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Storing power tools in garage or inside house

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  • #607669
    hojo04
    Pro
    Burton, Michigan

    I have a question that people I have talked to I get mixed answers. Is it ok to store power tools & cordless power tools in your garage? Just a regular that not heated. So it would colder in the winter months and warmer in the summer months. I have need told for the cordless tools I should store the batteries inside the house. I’m curious what your thoughts are?

    #607672
    MrFid
    Pro
    Sudbury, MA

    My shop is in my unheated, uninsulated garage. The tools stay out there all winter long. I don’t use them nearly as much as in the more temperate seasons, but they do fine. Cold shouldn’t bother them too much. Things I do:
    1. As the days get chillier, I give every bare cast iron surface (jointer beds, planer bed, drill press table, handplane soles, etc) a healthy coating of paste wax. This combats the formation of rust as much as possible. It’s also a good practice in general as well.
    2. Battery operated tools either get their batteries removed and brought in, or the tool comes in (if it’s handheld). I know that some people say batteries are okay to leave out, but for me better safe than sorry. It’s no big deal if they’re left out for a day or two, but I wouldn’t use it cold. Again, better safe than sorry. There are certainly people on here who know a lot more about that than I do, so you should hear what they have to say about batteries in cold.
    3. In my tool cabinet, where a lot of my hand tools are, I throw in some silica packets to keep humidity down and consistent. They can be found cheaply on Amazon or in some products. I throw extra ones I find in the cabinet as well.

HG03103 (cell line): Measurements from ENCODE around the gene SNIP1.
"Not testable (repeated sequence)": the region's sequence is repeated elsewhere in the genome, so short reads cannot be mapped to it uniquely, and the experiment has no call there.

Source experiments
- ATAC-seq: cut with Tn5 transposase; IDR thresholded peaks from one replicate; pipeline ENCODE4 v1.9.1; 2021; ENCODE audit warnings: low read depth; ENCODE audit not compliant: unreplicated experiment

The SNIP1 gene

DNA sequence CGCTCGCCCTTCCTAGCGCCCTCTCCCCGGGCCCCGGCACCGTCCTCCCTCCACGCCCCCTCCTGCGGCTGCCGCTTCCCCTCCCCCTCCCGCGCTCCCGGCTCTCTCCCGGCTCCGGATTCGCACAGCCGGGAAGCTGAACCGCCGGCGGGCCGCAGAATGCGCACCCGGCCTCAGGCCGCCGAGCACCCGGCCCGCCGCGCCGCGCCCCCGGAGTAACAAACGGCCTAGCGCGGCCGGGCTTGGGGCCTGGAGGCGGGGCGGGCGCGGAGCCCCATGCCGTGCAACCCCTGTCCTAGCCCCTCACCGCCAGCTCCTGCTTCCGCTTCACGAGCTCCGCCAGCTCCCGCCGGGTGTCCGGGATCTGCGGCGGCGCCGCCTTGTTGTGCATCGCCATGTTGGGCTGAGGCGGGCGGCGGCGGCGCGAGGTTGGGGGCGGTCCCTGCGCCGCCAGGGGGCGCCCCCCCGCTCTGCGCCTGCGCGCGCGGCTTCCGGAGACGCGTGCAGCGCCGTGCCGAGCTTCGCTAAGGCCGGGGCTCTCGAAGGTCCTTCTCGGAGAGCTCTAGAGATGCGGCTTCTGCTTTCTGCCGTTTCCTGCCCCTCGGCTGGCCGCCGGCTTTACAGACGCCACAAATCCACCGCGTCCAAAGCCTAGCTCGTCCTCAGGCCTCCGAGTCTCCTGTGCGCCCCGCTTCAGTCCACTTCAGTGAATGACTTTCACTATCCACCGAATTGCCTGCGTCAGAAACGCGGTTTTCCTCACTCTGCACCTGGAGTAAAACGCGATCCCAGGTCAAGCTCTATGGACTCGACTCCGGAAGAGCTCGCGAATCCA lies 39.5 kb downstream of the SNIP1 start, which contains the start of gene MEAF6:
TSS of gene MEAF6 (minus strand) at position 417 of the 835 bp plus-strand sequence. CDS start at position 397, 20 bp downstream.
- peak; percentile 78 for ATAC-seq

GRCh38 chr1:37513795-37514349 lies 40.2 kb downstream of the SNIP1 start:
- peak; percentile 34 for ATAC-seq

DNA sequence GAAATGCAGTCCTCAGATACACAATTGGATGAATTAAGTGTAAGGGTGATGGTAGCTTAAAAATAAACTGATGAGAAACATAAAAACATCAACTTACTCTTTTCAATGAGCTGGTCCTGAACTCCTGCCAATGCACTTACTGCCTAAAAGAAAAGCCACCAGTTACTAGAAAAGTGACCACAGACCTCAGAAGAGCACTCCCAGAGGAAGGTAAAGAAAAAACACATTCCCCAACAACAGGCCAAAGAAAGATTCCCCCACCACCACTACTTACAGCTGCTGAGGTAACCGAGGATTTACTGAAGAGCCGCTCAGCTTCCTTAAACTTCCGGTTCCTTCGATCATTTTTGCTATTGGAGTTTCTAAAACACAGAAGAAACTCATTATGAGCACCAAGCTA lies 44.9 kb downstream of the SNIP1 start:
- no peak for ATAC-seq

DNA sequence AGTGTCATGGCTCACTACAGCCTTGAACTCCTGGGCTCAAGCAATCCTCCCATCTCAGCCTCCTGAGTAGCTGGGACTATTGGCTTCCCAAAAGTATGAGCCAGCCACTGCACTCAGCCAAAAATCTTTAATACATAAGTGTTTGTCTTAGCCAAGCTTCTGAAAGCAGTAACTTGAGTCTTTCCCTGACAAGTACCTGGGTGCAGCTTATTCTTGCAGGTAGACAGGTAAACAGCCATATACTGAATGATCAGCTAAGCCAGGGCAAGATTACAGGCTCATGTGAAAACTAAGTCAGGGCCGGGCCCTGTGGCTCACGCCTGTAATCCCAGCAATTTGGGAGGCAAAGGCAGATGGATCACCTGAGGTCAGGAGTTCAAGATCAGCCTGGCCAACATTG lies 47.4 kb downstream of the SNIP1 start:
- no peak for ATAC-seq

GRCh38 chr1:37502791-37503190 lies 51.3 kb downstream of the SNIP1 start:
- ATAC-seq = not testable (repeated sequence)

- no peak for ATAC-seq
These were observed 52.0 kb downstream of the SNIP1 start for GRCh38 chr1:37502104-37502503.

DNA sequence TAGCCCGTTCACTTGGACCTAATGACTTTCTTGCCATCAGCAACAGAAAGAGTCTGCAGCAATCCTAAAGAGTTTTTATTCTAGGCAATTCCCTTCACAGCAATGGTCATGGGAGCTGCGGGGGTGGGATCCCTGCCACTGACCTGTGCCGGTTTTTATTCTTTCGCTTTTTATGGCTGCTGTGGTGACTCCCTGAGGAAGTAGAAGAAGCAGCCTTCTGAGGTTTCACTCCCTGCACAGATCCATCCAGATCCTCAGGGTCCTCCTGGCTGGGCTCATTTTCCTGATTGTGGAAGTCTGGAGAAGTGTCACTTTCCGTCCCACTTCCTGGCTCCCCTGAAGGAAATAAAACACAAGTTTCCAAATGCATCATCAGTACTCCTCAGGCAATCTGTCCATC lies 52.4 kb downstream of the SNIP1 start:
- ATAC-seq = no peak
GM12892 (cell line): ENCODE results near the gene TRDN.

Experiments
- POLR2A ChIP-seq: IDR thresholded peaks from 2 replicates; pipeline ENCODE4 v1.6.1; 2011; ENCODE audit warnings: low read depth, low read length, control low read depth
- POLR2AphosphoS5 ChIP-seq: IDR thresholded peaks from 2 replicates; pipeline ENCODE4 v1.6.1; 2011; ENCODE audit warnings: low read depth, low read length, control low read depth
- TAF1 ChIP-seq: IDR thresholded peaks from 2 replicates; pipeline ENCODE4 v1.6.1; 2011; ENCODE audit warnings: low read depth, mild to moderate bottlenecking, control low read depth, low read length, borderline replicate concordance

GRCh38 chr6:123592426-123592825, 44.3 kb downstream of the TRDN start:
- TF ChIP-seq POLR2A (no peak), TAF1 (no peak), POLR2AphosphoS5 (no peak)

#607674
    Clev08
    Pro

    Some cordless tools don’t work/or work as well when they are below freezing but when they warm up are fine. I would say the biggest concern would be constantly bringing tools in a warm environment from a cold one. This causes water to condense on the cold tool and can cause some rust on internal parts. my boss had to throw away 3 brand new dewalt reciprocating saws because they had rusted on the inside. I usually keep most of my tools in my car, but I keep the case sealed until they warm up a little bit so water doesn’t get into them.

    #607677
    jkirk
    Moderator
    halifax, nova scotia

    im a fan of the silica packets as well.. i dont buy them mind you any time i buy new shoes i take the packet out and even in the brand of air spikes and nails i buy they have large silica packets i toss em in my tool boxes to help keep moisture down

    heres a tip, dont fart in a space suit

    #607679

    Another thought about cold. As these cordless tools become brushless with the electronic controls, the chips may not like being fired up in the cold. I can remember turning on a computer that had just arrived from UPS in the winter and I fried the power supply. Batteries don’t like extreme cold and rust is going to be an ever present threat from being outside with humidity and temperature changes.

    #607680
    58Chev
    Pro
    Etobicoke, ON

    1. As the days get chillier, I give every bare cast iron surface (jointer beds, planer bed, drill press table, handplane soles, etc) a healthy coating of paste wax. This combats the formation of rust as much as possible. It’s also a good practice in general as well.

    Great info right there. ^^

    I place those child sidewalk chalk sticks throughout my tool chest, it also helps with the absorption of moisture.

    For the more humid summer months, I place moisture absorbing containers in different areas, you would be amazed at the amount of water in the air.
    I buy mine at my local dollar store.

    Battery operated hand tools typically stay in my basement work room.

    “If you don’t pass on the knowledge you have to others, it Dies with you”